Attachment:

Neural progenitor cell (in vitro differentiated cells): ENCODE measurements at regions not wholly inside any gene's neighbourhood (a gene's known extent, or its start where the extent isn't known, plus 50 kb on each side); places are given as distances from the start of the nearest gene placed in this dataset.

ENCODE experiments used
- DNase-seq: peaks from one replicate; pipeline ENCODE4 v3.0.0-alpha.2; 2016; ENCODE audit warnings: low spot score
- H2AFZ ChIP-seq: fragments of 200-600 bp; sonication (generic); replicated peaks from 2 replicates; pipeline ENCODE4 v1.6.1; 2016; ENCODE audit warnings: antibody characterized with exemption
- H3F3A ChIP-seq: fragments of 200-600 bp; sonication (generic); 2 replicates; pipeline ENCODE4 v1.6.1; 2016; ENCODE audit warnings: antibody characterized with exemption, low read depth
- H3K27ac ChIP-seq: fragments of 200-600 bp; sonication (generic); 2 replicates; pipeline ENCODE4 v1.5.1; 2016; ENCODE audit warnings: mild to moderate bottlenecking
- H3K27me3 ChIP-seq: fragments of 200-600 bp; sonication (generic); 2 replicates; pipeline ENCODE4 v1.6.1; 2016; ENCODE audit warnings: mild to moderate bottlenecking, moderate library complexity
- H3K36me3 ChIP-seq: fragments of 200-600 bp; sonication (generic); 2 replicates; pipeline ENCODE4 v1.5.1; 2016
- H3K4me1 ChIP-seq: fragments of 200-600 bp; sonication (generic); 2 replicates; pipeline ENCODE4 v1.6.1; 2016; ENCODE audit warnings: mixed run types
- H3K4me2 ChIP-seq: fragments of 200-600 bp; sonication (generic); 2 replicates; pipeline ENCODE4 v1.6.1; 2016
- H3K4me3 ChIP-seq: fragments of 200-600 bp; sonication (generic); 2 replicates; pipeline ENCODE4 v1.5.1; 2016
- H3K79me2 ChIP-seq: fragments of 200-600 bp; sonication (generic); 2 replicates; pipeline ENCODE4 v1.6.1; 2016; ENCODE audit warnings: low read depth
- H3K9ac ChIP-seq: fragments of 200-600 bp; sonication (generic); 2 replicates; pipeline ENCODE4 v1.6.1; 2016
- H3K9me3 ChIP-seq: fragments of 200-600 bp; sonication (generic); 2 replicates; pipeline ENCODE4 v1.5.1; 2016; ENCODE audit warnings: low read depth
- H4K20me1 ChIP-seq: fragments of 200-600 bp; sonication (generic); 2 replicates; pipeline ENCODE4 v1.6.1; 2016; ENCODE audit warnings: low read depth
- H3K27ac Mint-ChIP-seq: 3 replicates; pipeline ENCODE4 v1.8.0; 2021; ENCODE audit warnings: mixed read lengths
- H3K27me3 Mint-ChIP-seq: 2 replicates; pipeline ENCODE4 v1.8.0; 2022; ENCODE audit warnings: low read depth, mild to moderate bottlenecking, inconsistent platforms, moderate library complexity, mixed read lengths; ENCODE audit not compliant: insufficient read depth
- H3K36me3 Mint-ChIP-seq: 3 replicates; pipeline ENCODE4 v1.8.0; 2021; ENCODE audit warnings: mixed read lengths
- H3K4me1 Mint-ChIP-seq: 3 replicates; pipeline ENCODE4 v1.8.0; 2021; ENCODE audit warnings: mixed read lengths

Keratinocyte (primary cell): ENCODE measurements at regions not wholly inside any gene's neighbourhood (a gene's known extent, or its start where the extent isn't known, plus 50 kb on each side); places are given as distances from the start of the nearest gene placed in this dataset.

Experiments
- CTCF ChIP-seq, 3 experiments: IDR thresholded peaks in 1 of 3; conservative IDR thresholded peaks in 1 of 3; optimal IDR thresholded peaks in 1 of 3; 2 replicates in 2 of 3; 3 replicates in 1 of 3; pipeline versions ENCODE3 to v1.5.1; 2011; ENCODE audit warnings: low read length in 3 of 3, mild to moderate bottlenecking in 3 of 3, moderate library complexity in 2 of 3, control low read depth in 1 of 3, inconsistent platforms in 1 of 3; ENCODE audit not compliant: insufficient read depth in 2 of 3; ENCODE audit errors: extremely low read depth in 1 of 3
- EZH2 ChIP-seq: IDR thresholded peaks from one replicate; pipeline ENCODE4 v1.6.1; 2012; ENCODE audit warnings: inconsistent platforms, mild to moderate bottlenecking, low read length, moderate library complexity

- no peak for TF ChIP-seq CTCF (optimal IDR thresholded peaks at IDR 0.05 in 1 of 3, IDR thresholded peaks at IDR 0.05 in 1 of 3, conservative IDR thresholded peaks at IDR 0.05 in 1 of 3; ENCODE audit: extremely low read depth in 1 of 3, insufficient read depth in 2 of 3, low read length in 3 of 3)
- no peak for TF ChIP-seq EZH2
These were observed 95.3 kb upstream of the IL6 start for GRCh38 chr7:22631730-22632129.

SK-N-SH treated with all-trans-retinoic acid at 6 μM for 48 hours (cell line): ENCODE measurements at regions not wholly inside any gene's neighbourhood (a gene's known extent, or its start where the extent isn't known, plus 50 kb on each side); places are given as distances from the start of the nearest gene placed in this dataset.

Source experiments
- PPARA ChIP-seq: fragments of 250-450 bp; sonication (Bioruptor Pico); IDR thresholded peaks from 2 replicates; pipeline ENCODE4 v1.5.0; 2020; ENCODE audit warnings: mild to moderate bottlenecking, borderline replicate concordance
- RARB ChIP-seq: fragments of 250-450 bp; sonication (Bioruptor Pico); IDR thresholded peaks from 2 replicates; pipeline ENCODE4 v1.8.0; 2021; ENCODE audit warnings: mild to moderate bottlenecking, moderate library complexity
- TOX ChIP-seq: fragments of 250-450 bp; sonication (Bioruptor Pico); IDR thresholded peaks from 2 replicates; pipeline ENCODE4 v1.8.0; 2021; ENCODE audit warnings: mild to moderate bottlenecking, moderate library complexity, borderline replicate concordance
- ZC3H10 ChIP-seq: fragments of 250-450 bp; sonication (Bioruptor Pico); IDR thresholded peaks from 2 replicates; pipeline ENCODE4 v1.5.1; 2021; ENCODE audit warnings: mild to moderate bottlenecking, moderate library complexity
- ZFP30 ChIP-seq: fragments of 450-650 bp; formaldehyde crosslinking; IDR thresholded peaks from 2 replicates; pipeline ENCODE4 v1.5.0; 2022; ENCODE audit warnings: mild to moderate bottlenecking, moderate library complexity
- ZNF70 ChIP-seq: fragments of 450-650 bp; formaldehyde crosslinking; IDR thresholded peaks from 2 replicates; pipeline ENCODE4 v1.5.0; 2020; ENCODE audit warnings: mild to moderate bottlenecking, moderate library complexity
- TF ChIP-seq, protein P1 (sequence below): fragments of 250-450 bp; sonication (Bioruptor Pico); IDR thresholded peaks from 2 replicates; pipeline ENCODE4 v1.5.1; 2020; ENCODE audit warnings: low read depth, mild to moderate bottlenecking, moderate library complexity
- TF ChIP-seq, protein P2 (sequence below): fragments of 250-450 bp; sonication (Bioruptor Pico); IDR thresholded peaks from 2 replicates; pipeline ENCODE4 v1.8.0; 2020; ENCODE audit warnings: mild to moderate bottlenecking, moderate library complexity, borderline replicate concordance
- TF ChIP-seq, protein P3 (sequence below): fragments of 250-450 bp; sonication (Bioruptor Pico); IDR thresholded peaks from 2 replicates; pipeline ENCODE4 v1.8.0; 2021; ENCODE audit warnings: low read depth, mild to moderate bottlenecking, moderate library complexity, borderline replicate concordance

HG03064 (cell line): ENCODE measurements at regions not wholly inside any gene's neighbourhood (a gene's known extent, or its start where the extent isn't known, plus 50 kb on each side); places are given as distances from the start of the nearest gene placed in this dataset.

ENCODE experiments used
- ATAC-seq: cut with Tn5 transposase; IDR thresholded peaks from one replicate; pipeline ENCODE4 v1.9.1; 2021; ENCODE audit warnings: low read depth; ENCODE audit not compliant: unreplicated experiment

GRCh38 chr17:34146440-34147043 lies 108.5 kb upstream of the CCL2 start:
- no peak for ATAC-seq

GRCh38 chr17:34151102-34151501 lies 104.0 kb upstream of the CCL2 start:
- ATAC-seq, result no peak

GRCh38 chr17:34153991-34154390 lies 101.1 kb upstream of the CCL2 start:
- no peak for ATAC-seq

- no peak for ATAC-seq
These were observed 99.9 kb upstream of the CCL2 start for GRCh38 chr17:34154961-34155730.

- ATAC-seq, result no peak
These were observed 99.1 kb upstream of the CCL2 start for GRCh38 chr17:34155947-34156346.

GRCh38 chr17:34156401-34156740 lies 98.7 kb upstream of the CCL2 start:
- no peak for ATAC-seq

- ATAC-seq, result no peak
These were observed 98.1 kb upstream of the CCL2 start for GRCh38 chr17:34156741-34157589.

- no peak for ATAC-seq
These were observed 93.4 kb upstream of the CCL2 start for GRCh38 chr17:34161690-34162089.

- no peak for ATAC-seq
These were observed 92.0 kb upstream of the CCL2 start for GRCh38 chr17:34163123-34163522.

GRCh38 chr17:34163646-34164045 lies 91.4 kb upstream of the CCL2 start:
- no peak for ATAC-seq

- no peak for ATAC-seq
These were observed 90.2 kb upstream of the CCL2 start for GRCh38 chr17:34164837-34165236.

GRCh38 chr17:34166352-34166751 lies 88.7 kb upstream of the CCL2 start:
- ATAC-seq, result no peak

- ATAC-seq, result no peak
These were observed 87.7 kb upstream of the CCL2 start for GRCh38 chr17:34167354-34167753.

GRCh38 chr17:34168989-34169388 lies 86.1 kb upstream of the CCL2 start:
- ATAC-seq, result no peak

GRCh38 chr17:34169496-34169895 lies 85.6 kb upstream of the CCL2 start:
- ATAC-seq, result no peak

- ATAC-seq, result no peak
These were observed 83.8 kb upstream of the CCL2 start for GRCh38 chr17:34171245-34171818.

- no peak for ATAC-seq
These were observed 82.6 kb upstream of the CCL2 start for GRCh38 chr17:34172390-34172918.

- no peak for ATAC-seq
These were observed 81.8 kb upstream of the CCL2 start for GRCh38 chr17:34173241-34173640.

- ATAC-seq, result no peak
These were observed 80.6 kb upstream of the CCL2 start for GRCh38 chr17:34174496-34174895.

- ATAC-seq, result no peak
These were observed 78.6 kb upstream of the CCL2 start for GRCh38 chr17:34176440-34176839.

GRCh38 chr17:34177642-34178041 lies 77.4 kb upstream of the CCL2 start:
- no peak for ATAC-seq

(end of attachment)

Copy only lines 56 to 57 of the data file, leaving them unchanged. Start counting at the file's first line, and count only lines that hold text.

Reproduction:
These were observed 93.4 kb upstream of the CCL2 start for GRCh38 chr17:34161690-34162089.

- no peak for ATAC-seq